Going through Monographs 5 and 6 (1924-1941), I find no perfs before Manson (1938), unless one accepts the tree-like stick decoration on some of the vertical sash on the Abby Beecher Roberts drawings (1936). In fact, not until the FSC Faculty Residence (unbuilt, 1939) and Rosenbaum (1939), following Manson, do we see the second and third Usonian perfs. The only complication is that the Taliesin file number for Rosenbaum, T.3903, predates the Manson number, T.4009. I still don't know if those file numbers are chronologically correct---or not . . .
I would have named the house Tall Pines if I were Mr. Wright because the house is surrounded by tall pines and the perforated window patterns resemble them.
Although the Usonian is supposed to be for the people, you know the house was not cheap to build. Even Mr. Wright learned his lessens on why building a bathroom with 7 walls when you can build a square one with a lot less money. Of course, it is also part of his effort to mix the square module with the 120-60 angle design. Other than the grand living room, the mater bathroom is my favorite place in the house because it has so many intricate angles and details. I can find myself just sit in the bathroom after showers and just stare at the walls and ceiling forever.
In the well-written piece David links above, a photo of the exterior shows the landscaping in immaculate condition---another strong feature of the property as it exists today. The Manson residence joins a growing list of properly-maintained and -restored Usonians !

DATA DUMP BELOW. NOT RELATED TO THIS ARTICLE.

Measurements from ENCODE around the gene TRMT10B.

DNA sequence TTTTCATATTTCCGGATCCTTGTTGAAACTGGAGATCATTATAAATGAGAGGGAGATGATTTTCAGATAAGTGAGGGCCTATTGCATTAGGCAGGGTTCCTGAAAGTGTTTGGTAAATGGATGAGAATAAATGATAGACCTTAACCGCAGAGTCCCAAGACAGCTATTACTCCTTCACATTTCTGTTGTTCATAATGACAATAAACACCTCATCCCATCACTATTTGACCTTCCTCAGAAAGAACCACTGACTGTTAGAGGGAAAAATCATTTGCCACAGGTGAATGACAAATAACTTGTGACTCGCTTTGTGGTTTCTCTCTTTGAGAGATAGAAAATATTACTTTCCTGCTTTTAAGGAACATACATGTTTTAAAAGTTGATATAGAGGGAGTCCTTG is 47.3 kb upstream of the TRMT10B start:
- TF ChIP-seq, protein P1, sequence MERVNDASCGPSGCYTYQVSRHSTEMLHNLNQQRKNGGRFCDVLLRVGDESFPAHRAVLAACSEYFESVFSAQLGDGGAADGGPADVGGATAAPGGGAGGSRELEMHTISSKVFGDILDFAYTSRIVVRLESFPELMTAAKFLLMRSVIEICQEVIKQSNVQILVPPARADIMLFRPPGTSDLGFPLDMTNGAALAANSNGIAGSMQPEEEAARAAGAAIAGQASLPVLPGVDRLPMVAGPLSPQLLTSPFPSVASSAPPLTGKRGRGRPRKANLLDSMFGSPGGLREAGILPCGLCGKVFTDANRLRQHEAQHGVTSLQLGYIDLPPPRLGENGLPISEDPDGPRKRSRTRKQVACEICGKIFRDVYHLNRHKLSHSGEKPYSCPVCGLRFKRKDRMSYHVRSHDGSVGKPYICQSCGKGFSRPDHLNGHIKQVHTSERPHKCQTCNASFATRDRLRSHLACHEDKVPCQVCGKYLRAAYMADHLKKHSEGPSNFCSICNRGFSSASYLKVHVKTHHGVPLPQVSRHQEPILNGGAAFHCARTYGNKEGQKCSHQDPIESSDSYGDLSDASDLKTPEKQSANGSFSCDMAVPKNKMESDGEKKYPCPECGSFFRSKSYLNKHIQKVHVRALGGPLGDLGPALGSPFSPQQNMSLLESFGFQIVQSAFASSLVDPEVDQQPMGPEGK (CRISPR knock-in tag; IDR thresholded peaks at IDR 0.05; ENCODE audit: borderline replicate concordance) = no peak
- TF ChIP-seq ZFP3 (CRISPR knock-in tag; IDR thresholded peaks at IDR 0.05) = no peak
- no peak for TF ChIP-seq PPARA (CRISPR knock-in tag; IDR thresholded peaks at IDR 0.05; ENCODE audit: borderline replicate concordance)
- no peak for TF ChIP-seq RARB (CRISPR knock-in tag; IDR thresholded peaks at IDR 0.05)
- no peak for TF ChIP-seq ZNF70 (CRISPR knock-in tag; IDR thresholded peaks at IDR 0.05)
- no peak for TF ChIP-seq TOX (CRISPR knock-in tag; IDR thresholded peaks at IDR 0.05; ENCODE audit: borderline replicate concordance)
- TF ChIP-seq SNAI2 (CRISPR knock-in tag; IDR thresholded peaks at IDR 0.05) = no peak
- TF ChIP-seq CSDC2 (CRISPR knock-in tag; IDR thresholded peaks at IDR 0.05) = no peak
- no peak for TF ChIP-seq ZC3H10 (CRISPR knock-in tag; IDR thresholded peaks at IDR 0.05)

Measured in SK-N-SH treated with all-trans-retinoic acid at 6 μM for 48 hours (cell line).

Yes, the top perspective was undoubtedly drawn by Howe, or most likely by an apprentice, but ALL of the trees and shrubbery were quickly sketched in by Frank Lloyd Wright. He probably used the drawing to suggest how he would prefer the presentation perspective to appear, or, perhaps, to help refine in his mind his sense of the house ... hence all the smudges near the carport and the service entrance. It would be interesting to see and compare the final, presentation drawing.
Some of Mr. Wright's drawings for the Baghdad project were executed just as quickly, but in colour, and in fact they might have deliberately been intended as presentation drawings, because they were beautifully executed. When I saw them they absolutely took my breath away.
I was once working at my desk in the Studio at Taliesin, tossing my pencils, T-Square and triangles this way and that, in a frantic attempt to finish a box project, when Charles Montooth happened to walk through. He stopped at my desk for a moment, saying: "That's the way Mr. Wright used to work."
Of course the difference was ... I was in an absolute panic, whereas Mr. Wright was always at the top of his form,, undoubtedly enjoying every moment.